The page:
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Ecommerce is a growing trend in B2B sales. For example, in 2020, almost one-third of all wholesale trade sales were conducted via ecommerce channels.

As B2B businesses become more comfortable buying and selling online, B2B payments must catch up. Paper checks are still one of the most popular forms of payment for business-to-business accounts, with 81% of businesses saying they wrote checks to other companies as of 2020. Around that time, checks accounted for around 42% of all payments between businesses.

B2B companies that sell via the web have a vested interest in the growth of ecommerce payments in B2B settings.

In this article, I'll explain how to use payment processing for B2B ecommerce sales.

What Are The Most Common Forms of B2B Payments?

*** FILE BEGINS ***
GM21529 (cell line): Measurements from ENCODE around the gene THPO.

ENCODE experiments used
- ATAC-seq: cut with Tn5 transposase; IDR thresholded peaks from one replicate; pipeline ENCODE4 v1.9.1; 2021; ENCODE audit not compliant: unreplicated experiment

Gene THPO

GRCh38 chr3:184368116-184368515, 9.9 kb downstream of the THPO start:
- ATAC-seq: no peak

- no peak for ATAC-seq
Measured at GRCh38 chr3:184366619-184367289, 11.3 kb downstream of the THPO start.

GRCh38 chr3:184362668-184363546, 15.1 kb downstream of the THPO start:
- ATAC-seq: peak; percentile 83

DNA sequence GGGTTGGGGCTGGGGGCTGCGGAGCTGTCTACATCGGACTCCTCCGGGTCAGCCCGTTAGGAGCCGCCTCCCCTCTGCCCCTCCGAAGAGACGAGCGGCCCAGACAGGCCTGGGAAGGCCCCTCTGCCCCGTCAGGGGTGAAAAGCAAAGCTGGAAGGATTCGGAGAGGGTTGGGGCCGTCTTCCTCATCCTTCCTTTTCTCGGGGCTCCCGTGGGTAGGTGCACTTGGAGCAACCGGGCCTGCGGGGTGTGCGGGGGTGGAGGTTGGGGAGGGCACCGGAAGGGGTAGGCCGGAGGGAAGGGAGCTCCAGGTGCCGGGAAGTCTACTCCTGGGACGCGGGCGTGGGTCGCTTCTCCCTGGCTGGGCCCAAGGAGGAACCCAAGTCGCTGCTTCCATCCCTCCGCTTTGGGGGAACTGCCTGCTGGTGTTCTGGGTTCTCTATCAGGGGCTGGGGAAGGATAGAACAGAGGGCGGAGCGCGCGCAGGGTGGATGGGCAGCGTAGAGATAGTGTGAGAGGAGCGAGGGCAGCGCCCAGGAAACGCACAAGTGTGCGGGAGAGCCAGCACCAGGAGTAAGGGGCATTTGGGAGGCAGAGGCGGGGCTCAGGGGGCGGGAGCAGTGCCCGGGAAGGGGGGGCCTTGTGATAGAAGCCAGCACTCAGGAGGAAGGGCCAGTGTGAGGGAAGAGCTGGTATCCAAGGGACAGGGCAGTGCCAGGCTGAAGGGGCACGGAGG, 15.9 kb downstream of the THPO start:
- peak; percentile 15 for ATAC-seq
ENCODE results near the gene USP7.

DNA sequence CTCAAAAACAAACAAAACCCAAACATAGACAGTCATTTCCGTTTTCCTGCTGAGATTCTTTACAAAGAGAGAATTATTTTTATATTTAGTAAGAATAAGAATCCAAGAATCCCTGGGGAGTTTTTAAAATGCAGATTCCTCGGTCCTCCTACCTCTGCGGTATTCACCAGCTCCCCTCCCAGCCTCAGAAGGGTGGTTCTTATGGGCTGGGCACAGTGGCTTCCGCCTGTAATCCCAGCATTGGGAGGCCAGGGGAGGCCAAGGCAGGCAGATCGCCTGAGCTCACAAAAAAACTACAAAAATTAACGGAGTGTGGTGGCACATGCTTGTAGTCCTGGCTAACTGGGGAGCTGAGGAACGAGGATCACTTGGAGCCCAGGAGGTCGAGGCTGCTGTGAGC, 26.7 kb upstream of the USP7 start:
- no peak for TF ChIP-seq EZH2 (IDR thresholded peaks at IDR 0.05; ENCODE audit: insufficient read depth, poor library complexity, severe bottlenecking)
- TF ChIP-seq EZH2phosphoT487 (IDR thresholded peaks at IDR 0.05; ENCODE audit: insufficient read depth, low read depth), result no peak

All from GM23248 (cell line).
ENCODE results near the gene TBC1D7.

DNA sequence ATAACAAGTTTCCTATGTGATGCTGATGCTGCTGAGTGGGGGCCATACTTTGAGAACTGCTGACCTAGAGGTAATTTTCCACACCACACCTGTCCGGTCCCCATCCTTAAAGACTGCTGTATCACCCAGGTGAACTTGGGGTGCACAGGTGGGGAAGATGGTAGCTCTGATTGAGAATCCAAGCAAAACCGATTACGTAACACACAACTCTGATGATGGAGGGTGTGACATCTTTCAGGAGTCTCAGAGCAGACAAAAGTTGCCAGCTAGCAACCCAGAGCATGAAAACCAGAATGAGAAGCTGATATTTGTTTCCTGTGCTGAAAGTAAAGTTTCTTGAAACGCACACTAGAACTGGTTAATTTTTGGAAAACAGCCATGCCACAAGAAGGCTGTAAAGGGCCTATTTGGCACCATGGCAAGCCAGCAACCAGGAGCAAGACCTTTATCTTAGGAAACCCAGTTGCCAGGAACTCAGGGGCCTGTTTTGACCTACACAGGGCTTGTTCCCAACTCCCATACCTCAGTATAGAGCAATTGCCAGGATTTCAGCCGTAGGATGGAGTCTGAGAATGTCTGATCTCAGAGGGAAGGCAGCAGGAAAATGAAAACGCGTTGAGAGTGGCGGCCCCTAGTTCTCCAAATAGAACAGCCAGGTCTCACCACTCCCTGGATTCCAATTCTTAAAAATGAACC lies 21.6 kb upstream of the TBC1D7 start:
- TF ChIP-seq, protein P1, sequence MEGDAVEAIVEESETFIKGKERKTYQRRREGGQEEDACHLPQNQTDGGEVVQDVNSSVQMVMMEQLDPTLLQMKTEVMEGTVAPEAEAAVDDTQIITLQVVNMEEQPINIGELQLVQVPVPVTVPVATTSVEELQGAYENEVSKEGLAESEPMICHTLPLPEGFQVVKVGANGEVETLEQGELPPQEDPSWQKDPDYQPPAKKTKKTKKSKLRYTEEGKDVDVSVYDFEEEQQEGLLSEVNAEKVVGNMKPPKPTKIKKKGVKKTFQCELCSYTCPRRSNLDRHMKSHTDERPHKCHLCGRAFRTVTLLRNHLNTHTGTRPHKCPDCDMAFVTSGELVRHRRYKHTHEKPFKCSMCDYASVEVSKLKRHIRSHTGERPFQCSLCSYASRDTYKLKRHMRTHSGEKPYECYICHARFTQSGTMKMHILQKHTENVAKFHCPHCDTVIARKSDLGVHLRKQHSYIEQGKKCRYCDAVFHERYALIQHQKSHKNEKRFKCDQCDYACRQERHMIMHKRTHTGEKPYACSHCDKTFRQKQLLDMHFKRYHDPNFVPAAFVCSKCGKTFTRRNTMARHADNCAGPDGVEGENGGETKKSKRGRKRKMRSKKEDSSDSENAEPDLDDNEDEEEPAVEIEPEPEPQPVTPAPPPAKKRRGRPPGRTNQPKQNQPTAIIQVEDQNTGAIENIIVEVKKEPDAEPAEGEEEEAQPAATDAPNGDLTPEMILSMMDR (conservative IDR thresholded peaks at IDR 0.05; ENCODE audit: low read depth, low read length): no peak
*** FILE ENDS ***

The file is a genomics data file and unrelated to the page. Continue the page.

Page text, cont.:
For B2B buyers, checks are often a preferred payment option because they support traditional paper trails and accounts payable processes. However, many businesses have payment methods set up for use on ecommerce platforms.

Here’s a quick rundown of some common forms of B2B payment.

Paper checks

This tried-and-tested traditional payment method works well for customer businesses because, for decades, all invoicing and accounts payable processes were built around workflows that involved cutting checks. There are still some businesses that will pass up on deals via online stores in favor of vendors that let them write checks.

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ACH bank account transfers